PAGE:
When you were little your parents may have told you that your head was in the clouds. Little did they know just how literal this phrase might become. Today’s Internet is becoming increasigly focused on cloud computing, and it is turning information into an artifact that is at once easier to use and more difficult to wield.
Social implications aside, there is something damned nifty about being able to store data in one remote location and access it anywhere else. That is the inherit usefulness that makes cloud computing attractive even to individuals. Most of us are no longer using just one-device but rather an array of devices including desktop and laptop PCs, tablets, smartphones, and etc.
So, let’s take a look at three of the best cloud computing applications.
There has been a lot of press surrounding Dropbox lately, and most of it has been good. As much as I like to provide alternative viewpoints, I don’t think that any round up of the best cloud computing applications would be complete without Dropbox.
When you install Dropbox a new type of folder – creatively named a Dropbox folder – is created on your computer. Anything you stick in that folder is placed into the Dropbox cloud. If you have other devices with Dropbox installed they also will have Dropbox folders, and the changes you make on any one device is reflected on all devices. Better yet, you can access the files from a web browser and share them with friends.
Dropbox works on numerous devices. Both PC and Mac computers can use Dropbox, as can iPhones, iPads, Android phones. Their website lists support for Blackberry as “coming soon.”
There is a downside to Dropbox. If you keep your Dropbox storage under 2GB, then you can use it for free. However, if you need more storage you have to pay for it. 50GB will cost you $9.99 a month, while 100GB costs $19.99 a month. I’ve always found these monthly subscription rates for services that provide online storage outragesous, and Dropbox is no exception.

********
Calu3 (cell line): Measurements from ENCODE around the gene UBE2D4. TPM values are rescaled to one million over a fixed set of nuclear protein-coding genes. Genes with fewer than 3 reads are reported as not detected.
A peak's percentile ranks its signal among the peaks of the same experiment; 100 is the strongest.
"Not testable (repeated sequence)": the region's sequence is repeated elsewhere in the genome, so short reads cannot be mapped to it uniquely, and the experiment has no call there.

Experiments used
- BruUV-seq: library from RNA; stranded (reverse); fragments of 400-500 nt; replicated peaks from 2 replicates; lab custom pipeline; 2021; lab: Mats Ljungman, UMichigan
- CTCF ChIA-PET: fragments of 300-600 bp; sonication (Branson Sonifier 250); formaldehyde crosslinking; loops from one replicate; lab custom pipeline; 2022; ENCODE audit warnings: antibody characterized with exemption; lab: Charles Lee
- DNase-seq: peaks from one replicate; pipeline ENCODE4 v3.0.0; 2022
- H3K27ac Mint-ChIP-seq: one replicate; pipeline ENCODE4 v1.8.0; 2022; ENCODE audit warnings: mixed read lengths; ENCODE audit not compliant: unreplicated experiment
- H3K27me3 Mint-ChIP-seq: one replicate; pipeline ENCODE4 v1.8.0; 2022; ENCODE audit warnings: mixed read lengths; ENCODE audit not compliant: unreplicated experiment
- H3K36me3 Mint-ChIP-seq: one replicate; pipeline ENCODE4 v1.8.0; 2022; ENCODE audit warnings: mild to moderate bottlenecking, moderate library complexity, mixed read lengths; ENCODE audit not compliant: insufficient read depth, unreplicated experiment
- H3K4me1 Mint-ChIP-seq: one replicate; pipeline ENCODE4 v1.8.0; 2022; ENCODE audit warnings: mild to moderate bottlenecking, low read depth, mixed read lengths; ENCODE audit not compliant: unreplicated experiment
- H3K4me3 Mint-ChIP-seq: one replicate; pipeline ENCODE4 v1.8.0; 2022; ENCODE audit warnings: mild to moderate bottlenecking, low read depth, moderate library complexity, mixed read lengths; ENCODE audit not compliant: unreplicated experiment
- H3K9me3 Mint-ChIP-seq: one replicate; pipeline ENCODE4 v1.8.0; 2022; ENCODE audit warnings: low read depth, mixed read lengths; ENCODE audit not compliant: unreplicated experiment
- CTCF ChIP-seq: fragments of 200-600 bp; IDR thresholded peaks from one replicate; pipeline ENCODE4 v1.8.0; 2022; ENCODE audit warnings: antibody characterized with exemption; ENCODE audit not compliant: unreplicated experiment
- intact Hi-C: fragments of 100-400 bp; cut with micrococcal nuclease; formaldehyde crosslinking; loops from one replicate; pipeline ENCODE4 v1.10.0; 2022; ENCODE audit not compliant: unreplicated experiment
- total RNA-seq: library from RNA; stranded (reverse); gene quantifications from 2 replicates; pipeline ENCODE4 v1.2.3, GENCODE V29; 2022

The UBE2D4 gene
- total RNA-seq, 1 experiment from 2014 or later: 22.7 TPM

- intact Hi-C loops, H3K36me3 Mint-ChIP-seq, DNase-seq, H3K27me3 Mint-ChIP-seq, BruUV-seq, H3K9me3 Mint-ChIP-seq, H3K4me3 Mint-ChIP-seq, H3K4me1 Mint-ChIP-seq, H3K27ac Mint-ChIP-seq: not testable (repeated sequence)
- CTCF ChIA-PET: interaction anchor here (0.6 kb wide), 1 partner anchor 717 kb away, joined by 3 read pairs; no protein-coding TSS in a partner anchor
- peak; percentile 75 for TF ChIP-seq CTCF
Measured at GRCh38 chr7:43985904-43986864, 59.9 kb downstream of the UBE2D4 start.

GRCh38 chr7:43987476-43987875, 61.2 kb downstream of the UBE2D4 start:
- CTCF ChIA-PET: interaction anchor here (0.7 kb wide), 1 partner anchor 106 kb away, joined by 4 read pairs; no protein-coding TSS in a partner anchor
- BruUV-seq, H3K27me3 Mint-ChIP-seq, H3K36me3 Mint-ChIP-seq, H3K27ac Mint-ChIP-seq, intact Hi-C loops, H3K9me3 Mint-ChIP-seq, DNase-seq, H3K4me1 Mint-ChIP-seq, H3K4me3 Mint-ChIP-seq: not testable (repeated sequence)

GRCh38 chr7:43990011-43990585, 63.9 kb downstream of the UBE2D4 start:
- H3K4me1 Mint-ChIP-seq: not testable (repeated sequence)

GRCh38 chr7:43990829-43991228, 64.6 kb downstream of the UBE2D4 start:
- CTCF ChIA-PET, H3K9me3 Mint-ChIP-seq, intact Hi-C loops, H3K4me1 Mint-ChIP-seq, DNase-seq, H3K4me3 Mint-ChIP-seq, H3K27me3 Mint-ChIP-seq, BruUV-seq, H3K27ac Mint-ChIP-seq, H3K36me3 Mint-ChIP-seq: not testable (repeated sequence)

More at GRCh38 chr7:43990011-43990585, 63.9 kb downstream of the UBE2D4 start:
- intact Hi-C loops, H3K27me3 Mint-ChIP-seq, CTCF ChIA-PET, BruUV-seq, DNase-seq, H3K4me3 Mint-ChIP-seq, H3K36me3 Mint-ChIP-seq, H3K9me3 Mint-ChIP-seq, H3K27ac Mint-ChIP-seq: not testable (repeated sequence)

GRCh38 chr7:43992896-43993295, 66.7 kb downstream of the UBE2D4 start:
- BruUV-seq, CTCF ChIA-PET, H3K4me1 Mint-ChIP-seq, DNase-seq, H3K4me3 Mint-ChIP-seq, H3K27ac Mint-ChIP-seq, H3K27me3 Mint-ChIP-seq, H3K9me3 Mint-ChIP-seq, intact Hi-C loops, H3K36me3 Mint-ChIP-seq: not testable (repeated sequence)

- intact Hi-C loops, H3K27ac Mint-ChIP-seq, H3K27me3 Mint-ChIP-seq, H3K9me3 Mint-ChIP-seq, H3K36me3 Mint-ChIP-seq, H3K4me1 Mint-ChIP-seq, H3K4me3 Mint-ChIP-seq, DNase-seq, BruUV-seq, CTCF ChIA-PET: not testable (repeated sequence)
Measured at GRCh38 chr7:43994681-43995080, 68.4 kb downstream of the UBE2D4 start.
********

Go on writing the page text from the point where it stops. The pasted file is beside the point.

Still, 2GB will store a lot of photos and documents, so most users won’t have a problem keeping under the 2GB limit.
Windows Live Sync
The objective of Windows Live Sync is, on the surface, very similar to Dropbox. Windows Live Sync wants to help you keep files synced among multiple devices, and it does it by letting you designate shared folders on your computer.
However, the method used by Live Sync is much different from other cloud computing applications in that there is no actual cloud server. When you sync computers using Live Sync, the information they have is not stored in the memory of any third party server. Instead, each computer with Live Sync monitors the informaton kept in the synced folder of other computers. If the folder on any one computer is changed, the changes are reflected in the other synced computers. You can also browse and any file on synced computers through a web browser. The end result is similar to Dropbox, but there is no cloud server involved.
Compared to Dropbox, Live Sync has a major advantage because there is no storage limit. Your information is stored in a cloud, but the cloud is made up only of your computers. Live Sync is harder to use, however, due to a confusing web interface. Live Sync also only supports PCs and Macs.
This Mac and iPhone-only cloud computing application is geared towards people who love social media and want to engage with it as easily as possible. It is built around the idea that you should be able to quickly send any information to the cloud, at which point the information can be easily shared with others.
When you install CloudApp a new cloud icon appear on the Mac interface in the upper right corner. If you want to send a file to the cloud you simply need to drag-and-drop the file on to the cloud icon. It will be automatically uploaded to your CloudApp cloud storage. It is also possible to take screenshots of your display and send them to CloudApp. Management of your cloud storage is done entirely through a web interface.
Everything you upload to CloudApp is given a relatively short URL address, the purpose of which is to make sharing the file easy. Just copy-and-paste into Twitter, Facebook, or whatever social media outlet you like to use. Now your friends can access the file.
There is no storage limit, although that does not seem likely to last forever. Despite the lack of storage limit, CloudApp is unlike the other cloud computing applications here in that it is not really geared towards long-term storage. The interface can become bulky if you have too many files. CloudApp is really about here-and-now sharing with friends.
These are not the only worthwhile cloud applications out there, but they are my favorite. Personally, I use Windows Live Sync most frequently, because I do not mind the more confusing interface and I having my own “personal” cloud.